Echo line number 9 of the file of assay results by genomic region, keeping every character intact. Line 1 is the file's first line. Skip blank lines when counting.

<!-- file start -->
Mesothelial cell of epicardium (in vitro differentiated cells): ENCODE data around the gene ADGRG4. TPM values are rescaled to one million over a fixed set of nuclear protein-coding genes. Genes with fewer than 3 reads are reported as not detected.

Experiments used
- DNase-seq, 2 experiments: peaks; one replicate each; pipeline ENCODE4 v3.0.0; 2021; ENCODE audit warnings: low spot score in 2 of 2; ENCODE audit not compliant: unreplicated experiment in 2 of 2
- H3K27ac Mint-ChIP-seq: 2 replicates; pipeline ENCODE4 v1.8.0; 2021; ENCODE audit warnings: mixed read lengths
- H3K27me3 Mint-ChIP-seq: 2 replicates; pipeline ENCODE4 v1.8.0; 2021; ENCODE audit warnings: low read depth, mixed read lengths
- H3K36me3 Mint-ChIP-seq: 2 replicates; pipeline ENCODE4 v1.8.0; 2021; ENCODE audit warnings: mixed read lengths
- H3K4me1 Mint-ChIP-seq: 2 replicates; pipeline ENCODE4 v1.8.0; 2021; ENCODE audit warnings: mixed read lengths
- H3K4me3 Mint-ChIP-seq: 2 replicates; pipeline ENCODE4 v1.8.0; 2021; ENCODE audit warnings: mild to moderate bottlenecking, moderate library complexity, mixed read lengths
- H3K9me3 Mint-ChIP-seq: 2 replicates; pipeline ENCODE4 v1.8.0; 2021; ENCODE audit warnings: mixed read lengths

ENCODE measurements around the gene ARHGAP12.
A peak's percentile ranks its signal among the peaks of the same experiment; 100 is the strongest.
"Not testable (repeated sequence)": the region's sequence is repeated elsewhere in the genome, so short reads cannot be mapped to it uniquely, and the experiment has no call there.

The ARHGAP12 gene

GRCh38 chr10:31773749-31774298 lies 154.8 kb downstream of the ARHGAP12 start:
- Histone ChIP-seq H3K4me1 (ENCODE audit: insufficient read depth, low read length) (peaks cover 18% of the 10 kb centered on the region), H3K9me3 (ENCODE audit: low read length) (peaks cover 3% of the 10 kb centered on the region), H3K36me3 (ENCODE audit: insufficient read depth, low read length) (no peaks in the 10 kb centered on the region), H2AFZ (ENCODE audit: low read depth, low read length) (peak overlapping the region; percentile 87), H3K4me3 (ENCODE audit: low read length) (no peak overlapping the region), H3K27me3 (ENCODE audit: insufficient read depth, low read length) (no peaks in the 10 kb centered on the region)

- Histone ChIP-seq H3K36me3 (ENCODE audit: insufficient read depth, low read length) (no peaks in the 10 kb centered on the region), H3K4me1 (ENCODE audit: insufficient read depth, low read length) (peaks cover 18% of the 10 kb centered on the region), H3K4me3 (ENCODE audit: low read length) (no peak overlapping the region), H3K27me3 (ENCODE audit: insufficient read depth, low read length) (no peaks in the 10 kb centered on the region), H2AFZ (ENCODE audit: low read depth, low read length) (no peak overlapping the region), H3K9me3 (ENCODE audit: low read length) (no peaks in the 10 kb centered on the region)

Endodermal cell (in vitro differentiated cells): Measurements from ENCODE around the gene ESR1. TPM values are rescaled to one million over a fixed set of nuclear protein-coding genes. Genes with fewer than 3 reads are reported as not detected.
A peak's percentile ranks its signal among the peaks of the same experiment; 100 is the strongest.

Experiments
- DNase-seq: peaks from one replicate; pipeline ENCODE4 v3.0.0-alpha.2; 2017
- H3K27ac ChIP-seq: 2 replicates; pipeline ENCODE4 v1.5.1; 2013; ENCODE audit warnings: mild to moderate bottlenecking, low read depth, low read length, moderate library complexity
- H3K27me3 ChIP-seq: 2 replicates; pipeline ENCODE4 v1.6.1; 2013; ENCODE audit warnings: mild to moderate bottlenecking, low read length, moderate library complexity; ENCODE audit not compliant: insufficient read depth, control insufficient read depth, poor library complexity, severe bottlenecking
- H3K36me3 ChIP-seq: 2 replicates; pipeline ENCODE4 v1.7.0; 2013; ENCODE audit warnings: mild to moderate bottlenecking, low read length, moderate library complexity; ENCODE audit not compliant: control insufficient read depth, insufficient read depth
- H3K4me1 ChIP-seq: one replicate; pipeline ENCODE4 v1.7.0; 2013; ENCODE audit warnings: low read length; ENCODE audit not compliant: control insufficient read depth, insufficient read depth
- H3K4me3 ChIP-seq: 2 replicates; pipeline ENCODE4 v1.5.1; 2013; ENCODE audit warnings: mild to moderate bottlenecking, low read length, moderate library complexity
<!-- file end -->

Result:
- H3K9me3 Mint-ChIP-seq: 2 replicates; pipeline ENCODE4 v1.8.0; 2021; ENCODE audit warnings: mixed read lengths